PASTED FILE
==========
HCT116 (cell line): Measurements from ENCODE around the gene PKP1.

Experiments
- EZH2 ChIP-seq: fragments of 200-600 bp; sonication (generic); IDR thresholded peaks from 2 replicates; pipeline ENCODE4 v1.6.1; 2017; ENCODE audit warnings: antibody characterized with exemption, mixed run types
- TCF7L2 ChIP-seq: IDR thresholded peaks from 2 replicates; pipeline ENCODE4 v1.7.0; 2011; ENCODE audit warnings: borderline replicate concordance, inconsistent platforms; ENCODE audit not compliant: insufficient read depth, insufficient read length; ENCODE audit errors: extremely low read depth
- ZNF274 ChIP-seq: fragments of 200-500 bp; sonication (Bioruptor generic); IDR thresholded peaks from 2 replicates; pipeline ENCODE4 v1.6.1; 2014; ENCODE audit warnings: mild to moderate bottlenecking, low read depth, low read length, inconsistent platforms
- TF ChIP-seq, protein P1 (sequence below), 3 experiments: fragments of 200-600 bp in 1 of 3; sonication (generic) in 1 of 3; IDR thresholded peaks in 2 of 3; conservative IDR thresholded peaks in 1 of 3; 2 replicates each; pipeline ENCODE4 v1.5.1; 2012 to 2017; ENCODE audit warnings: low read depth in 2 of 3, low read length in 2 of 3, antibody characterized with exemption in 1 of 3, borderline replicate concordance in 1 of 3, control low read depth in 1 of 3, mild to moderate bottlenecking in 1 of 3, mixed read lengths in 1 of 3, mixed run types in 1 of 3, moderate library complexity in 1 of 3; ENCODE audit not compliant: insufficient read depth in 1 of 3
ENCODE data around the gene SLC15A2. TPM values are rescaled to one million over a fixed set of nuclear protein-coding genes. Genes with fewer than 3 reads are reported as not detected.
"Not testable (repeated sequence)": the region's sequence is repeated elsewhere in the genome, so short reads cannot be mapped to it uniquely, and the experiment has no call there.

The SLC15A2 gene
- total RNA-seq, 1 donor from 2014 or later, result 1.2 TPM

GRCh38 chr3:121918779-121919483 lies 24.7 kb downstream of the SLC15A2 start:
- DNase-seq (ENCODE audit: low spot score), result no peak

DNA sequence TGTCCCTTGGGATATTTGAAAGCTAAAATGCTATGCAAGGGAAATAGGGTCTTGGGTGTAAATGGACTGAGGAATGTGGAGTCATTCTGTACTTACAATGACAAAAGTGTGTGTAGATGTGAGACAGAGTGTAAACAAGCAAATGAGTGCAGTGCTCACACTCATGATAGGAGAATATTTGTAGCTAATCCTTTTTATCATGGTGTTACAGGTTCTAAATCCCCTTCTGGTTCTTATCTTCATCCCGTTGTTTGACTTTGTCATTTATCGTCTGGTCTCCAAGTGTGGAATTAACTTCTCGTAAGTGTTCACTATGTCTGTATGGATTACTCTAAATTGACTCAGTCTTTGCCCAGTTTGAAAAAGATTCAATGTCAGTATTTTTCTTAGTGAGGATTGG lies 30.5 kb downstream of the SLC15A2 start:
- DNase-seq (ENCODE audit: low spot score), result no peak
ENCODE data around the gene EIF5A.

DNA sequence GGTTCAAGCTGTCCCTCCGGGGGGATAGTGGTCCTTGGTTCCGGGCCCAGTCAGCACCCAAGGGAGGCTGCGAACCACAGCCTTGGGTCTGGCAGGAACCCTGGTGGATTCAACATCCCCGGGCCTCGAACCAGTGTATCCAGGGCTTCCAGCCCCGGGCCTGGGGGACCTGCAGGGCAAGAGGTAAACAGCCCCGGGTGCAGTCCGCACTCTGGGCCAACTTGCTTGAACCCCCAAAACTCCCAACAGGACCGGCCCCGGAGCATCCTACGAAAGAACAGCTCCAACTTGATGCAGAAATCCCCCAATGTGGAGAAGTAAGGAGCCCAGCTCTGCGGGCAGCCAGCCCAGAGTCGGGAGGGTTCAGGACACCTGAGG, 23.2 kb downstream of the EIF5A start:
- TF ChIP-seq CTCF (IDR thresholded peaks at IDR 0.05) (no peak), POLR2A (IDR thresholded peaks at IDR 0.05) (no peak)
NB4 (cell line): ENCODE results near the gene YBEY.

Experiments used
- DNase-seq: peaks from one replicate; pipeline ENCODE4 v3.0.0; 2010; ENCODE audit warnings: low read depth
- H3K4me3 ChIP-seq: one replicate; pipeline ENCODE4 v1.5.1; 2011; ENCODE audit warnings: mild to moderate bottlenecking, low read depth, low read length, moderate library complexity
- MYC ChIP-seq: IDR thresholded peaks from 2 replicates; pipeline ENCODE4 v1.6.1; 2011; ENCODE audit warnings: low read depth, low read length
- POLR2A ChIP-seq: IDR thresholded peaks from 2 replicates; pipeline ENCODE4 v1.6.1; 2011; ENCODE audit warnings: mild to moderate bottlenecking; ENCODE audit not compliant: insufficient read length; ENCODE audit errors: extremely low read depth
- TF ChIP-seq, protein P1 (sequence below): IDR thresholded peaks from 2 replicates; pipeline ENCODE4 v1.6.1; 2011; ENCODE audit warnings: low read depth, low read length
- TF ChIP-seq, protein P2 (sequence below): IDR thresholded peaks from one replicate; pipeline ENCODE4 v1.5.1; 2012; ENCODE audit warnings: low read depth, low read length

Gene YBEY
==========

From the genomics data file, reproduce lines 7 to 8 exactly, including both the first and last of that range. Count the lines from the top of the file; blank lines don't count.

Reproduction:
ENCODE data around the gene SLC15A2. TPM values are rescaled to one million over a fixed set of nuclear protein-coding genes. Genes with fewer than 3 reads are reported as not detected.
"Not testable (repeated sequence)": the region's sequence is repeated elsewhere in the genome, so short reads cannot be mapped to it uniquely, and the experiment has no call there.